The longevity of tereré from Colon Tradicional was pretty consistent — I was able to get around 18 refills each time I was drinking it with ice-cold water. The evolution of taste, that I mentioned earlier, makes this tereré really fun and interesting, with more bold, smoky and bitter notes in the first half of the session, to more mild, smooth and milky flavors in the latter half. Transition to lavado was pretty smooth, and you can definitely drink Colon Tradicional for a few refills after it becomes washed out.
The last thing you want while drinking mate is to constantly re-heat your water or add more ice to it. No matter if it's hot mate or cold tereré, use a vacuum bottle or a very popular in South America mate thermos with spout.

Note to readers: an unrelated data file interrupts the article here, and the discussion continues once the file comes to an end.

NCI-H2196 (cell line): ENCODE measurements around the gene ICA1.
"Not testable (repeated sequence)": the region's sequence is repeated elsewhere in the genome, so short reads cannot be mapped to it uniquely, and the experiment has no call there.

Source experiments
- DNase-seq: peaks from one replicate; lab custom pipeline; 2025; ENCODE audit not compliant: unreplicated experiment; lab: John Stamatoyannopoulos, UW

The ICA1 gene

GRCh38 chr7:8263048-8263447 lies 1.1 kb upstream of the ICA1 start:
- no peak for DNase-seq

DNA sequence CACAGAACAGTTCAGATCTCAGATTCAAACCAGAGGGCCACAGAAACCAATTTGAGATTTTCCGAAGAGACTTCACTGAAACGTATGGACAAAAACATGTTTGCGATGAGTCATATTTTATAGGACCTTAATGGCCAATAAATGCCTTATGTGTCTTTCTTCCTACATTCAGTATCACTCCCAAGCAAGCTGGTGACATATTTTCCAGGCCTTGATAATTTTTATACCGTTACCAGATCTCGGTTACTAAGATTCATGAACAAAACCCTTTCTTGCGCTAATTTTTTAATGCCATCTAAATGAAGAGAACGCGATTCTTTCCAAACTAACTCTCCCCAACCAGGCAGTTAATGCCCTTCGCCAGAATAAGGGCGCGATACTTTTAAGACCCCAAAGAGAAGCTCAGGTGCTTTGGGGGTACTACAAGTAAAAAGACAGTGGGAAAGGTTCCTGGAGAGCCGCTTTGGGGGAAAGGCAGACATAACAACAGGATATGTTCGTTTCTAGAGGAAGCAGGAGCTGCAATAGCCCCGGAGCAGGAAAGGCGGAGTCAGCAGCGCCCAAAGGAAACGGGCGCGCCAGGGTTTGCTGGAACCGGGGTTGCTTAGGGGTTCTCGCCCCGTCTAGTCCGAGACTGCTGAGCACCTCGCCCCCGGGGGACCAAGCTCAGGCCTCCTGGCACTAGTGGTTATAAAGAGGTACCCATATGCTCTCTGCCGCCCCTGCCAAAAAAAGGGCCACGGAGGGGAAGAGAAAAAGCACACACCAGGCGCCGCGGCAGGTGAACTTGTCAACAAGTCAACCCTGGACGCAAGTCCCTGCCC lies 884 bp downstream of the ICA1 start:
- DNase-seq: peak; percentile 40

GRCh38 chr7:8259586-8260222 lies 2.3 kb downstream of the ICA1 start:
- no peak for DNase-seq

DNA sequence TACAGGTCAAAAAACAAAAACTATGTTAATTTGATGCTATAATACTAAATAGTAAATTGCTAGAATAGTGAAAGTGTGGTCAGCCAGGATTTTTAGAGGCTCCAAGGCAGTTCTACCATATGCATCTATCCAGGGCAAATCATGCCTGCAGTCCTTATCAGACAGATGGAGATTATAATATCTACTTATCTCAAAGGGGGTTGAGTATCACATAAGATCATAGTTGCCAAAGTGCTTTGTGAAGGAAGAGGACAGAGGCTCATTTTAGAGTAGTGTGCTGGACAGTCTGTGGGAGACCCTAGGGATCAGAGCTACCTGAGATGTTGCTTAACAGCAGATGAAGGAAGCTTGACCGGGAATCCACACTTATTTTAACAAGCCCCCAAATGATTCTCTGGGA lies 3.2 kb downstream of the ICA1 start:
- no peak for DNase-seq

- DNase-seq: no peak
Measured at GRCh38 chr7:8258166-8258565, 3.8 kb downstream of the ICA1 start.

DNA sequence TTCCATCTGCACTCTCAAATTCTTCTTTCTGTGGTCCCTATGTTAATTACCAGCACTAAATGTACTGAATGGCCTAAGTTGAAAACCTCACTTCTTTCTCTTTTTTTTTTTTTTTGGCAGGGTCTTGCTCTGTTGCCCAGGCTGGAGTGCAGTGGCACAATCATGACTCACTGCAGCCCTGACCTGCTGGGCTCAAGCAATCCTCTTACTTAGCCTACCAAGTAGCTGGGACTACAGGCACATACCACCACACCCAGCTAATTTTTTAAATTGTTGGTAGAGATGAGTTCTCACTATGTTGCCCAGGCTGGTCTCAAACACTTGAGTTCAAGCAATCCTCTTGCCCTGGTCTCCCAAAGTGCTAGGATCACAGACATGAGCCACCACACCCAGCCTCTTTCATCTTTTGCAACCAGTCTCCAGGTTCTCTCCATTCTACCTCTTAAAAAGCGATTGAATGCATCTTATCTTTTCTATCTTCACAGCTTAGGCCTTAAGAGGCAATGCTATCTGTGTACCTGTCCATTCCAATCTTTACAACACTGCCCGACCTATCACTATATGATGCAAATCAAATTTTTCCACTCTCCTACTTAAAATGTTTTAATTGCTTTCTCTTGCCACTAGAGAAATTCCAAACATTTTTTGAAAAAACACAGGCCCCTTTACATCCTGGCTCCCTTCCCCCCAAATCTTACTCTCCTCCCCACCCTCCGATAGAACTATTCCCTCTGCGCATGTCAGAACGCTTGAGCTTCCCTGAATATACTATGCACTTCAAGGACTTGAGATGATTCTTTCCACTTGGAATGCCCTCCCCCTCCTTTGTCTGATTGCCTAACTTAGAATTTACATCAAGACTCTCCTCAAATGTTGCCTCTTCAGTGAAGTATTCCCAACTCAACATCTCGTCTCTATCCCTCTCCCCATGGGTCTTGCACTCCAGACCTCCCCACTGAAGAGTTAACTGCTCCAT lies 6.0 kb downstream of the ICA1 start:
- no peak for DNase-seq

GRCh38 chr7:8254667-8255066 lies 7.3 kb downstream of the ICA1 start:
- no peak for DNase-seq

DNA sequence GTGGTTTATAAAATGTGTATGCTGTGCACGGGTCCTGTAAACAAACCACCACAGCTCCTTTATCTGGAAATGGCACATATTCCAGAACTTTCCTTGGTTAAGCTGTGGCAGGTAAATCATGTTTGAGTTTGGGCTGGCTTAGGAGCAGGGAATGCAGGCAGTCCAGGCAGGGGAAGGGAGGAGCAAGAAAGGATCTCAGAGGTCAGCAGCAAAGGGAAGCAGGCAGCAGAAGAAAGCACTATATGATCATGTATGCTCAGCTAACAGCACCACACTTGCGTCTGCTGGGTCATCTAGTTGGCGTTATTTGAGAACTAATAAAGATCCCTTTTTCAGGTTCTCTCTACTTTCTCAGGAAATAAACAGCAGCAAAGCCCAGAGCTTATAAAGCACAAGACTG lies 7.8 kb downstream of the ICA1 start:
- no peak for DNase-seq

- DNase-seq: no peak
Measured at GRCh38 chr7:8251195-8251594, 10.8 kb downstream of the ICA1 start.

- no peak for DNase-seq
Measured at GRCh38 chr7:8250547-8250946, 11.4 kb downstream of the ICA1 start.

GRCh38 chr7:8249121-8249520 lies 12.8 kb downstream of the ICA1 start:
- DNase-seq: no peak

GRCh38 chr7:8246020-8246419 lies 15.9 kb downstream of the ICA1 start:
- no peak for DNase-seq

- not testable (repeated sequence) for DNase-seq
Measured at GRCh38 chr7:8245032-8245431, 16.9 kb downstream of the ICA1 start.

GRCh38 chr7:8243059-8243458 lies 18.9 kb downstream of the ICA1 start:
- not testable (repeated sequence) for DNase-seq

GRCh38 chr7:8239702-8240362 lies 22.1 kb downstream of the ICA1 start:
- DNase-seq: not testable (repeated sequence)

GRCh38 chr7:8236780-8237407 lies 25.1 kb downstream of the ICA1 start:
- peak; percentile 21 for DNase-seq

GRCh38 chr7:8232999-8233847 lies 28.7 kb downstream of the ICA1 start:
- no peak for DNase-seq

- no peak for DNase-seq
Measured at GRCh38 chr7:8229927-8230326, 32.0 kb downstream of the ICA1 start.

I really enjoyed drinking hot Colon Tradicional in the morning where I had enough sleep but still needed some mental boost for creative work. And this, in my opinion is the perfect use-case for this mate — don’t expect that it will magically wake you up after a sleepless night. This also makes Colon Tradicional safe to consume in the second half of the day and even in the evening without being afraid to stay too caffeinated.
Tereré was as neutral as hot mate in terms of its energizing effect, and, as you would expect from a cold-brewed yerba mate, was pretty refreshing and revitalizing. I also experienced mental clarity and increased productivity with tereré from Colon Tradicional, and as any yerba mate it comes with countless health benefits.
What are your thoughts on Colon Tradicional? Comment below!